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dc.contributor.authorWebb, J.
dc.contributor.authorThorman, R.E.
dc.contributor.authorFernanda-Aller, M.
dc.contributor.authorJackson, D.R.
dc.date.accessioned2014-04-03T10:16:50Z
dc.date.available2014-04-03T10:16:50Z
dc.date.issued2014-01
dc.identifier.citationEmission factors for ammonia and nitrous oxide emissions following immediate manure incorporation on two contrasting soil types 2014, 82:280 Atmospheric Environment
dc.identifier.issn13522310
dc.identifier.doi10.1016/j.atmosenv.2013.10.043
dc.identifier.urihttp://hdl.handle.net/2436/315213
dc.description.abstractWe carried out four replicated field experiments to measure the impacts of immediate incorporation of solid manures on emissions of ammonia (NH3) and nitrous oxide (N2O). Four manures: cattle farmyard manure (FYM); pig FYM; layer manure and broiler manure were applied to the soil surface or immediately incorporated by mouldboard plough, disc or tine. Two of the experiments were carried out on a clay soil and two on a sandy soil to find out whether soil type interacted with incorporation technique to influence emissions of NH3 or N2O. Ammonia emissions were measured for 1 or 2 weeks while N2O emissions were measured for 60 days in one experiment and for a complete year in the other three experiments. Immediate incorporation by plough reduced NH3 emissions by c. 90% and by c. 60% by disc and tine (P < 0.001). There was no effect of soil type on NH3 abatement efficiency by plough or tine but the disc was less effective on the coarse sandy soil. Cross-site analysis indicated no effect of incorporation by disc or tine on emissions of N2OeN after 60 days but incorporation by plough increased direct emissions of N2OeN compared with surface application of manure (P < 0.001). Direct emissions of N2OeN, at c. 0.67% of total N applied, were substantially greater at the coarse-textured site than at the heavy clay site (0.04% of total N applied; P < 0.001). The impact of incorporation on total annual direct emissions of N2OeN differed in the three experiments where emissions were measured for a full year. There was no effect of incorporation on N2OeN emissions in the first experiment on the clay soil, and in the second experiment at this site incorporation by plough or disc, but not tine, reduced direct emissions of N2O (P ¼ 0.006). However on the sandy soil direct emissions of N2OeN were increased when manures were incorporated by plough (P ¼ 0.002) but not when incorporated by disc or tine. These results confirm that immediate incorporation of solid manures by plough is the most effective means of reducing NH3 emissions following the application of solid manures. The results also indicate that immediate incorporation of solid manures to reduce NH3 emissions does not necessarily increase emissions of N2O. However, the impacts of immediate incorporation on emissions of N2O may be related to soil type with a greater possibility of emission increases on coarse sandy soils.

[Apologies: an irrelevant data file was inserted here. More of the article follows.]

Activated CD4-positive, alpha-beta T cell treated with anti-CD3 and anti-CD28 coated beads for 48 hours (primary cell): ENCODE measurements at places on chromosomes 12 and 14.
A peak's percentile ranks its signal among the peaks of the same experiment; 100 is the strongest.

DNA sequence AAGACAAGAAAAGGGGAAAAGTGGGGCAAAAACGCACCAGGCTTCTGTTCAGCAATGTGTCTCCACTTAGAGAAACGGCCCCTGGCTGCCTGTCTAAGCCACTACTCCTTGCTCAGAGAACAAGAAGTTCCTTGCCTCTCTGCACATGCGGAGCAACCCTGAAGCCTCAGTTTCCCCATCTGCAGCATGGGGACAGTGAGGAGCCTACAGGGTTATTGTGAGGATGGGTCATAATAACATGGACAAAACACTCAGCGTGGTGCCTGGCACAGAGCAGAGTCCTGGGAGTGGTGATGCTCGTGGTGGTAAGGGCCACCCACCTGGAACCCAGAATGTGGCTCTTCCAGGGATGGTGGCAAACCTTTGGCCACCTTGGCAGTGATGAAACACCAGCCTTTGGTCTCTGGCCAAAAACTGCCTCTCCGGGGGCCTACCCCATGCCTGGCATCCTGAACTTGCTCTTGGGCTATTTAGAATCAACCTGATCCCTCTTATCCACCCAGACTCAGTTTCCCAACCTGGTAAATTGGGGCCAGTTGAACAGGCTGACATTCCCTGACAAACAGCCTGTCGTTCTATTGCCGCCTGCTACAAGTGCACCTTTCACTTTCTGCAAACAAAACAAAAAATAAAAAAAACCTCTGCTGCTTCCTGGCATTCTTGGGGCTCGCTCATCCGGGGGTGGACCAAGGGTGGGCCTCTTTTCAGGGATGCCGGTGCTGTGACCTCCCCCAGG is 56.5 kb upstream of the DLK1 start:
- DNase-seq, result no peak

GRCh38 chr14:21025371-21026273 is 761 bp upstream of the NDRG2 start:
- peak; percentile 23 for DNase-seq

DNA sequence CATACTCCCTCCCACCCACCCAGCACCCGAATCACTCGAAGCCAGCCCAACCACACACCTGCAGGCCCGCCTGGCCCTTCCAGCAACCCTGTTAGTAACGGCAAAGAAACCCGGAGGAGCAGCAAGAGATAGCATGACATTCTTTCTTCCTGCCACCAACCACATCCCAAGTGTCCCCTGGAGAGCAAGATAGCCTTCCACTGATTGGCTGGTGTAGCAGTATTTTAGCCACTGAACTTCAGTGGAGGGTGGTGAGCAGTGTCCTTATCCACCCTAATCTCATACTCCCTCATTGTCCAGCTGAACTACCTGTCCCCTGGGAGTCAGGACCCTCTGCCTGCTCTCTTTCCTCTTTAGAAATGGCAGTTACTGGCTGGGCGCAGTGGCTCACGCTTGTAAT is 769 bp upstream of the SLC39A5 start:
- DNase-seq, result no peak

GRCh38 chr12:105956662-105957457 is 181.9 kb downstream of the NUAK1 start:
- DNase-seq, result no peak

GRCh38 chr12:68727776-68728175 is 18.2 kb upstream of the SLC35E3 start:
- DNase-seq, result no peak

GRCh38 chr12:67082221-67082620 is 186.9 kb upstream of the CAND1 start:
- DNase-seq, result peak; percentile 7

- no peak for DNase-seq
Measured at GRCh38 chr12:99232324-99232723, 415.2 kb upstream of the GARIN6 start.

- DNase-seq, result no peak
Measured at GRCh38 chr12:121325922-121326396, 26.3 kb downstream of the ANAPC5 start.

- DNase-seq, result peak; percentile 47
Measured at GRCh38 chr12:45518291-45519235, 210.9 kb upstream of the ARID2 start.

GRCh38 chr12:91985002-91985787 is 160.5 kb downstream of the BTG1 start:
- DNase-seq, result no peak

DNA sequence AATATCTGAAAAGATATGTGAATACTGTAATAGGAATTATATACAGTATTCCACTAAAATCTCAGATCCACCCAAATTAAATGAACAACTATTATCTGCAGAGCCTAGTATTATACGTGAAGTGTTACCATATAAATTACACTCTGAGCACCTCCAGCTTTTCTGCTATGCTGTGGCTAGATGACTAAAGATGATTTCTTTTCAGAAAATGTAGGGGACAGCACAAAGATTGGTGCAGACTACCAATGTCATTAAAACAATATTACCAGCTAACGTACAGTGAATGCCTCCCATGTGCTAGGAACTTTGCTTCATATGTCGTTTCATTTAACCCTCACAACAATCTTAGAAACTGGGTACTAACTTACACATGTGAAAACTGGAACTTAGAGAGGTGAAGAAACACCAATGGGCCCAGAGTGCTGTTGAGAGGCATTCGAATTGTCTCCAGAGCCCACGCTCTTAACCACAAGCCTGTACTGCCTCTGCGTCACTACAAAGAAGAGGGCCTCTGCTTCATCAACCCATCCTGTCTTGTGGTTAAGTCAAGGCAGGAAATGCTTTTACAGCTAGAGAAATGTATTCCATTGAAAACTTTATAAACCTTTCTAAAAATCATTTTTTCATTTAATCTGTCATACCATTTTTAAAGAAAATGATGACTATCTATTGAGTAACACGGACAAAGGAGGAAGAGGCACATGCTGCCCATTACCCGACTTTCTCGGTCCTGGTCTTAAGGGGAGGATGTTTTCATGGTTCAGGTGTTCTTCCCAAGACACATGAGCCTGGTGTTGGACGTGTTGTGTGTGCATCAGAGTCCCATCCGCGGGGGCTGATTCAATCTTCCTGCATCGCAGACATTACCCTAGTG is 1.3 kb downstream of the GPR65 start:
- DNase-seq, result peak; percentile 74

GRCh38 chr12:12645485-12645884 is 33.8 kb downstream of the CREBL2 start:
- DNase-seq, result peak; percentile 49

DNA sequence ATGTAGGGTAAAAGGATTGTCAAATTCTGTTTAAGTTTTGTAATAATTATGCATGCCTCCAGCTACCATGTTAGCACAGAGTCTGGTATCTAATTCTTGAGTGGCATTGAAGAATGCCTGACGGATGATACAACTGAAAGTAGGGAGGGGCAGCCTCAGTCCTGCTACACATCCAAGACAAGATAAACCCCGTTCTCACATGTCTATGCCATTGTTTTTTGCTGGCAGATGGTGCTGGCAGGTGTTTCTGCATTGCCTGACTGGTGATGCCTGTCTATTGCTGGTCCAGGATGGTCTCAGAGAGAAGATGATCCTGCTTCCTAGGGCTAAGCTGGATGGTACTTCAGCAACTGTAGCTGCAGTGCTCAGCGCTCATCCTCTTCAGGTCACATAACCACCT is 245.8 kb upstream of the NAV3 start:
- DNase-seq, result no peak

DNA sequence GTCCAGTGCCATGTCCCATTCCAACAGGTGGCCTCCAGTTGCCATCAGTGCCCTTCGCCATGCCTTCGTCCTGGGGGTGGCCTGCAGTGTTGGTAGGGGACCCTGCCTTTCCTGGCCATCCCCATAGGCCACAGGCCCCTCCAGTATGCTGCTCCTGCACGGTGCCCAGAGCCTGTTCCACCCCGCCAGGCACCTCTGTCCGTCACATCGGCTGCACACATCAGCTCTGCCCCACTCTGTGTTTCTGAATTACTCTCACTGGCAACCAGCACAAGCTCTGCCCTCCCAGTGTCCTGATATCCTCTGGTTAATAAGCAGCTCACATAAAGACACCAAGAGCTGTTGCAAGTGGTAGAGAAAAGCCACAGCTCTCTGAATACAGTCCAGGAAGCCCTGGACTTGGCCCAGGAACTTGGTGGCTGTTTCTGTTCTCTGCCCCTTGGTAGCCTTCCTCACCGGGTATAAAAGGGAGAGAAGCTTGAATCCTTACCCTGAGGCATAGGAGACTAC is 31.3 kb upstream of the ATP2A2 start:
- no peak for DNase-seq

dc.language.isoen
dc.publisherElsevier
dc.relation.urlhttp://linkinghub.elsevier.com/retrieve/pii/S1352231013007966
dc.subjectAmmonia
dc.subjectNitrous oxide
dc.subjectEmission factors
dc.subjectManure
dc.subjectAbatement
dc.subjectImmediate incorporation
dc.titleEmission factors for ammonia and nitrous oxide emissions following immediate manure incorporation on two contrasting soil types
dc.typeJournal article
dc.identifier.journalAtmospheric Environment
html.description.abstractWe carried out four replicated field experiments to measure the impacts of immediate incorporation of solid manures on emissions of ammonia (NH3) and nitrous oxide (N2O). Four manures: cattle farmyard manure (FYM); pig FYM; layer manure and broiler manure were applied to the soil surface or immediately incorporated by mouldboard plough, disc or tine. Two of the experiments were carried out on a clay soil and two on a sandy soil to find out whether soil type interacted with incorporation technique to influence emissions of NH3 or N2O. Ammonia emissions were measured for 1 or 2 weeks while N2O emissions were measured for 60 days in one experiment and for a complete year in the other three experiments. Immediate incorporation by plough reduced NH3 emissions by c. 90% and by c. 60% by disc and tine (P < 0.001). There was no effect of soil type on NH3 abatement efficiency by plough or tine but the disc was less effective on the coarse sandy soil. Cross-site analysis indicated no effect of incorporation by disc or tine on emissions of N2OeN after 60 days but incorporation by plough increased direct emissions of N2OeN compared with surface application of manure (P < 0.001). Direct emissions of N2OeN, at c. 0.67% of total N applied, were substantially greater at the coarse-textured site than at the heavy clay site (0.04% of total N applied; P < 0.001). The impact of incorporation on total annual direct emissions of N2OeN differed in the three experiments where emissions were measured for a full year. There was no effect of incorporation on N2OeN emissions in the first experiment on the clay soil, and in the second experiment at this site incorporation by plough or disc, but not tine, reduced direct emissions of N2O (P ¼ 0.006). However on the sandy soil direct emissions of N2OeN were increased when manures were incorporated by plough (P ¼ 0.002) but not when incorporated by disc or tine. These results confirm that immediate incorporation of solid manures by plough is the most effective means of reducing NH3 emissions following the application of solid manures. The results also indicate that immediate incorporation of solid manures to reduce NH3 emissions does not necessarily increase emissions of N2O. However, the impacts of immediate incorporation on emissions of N2O may be related to soil type with a greater possibility of emission increases on coarse sandy soils.


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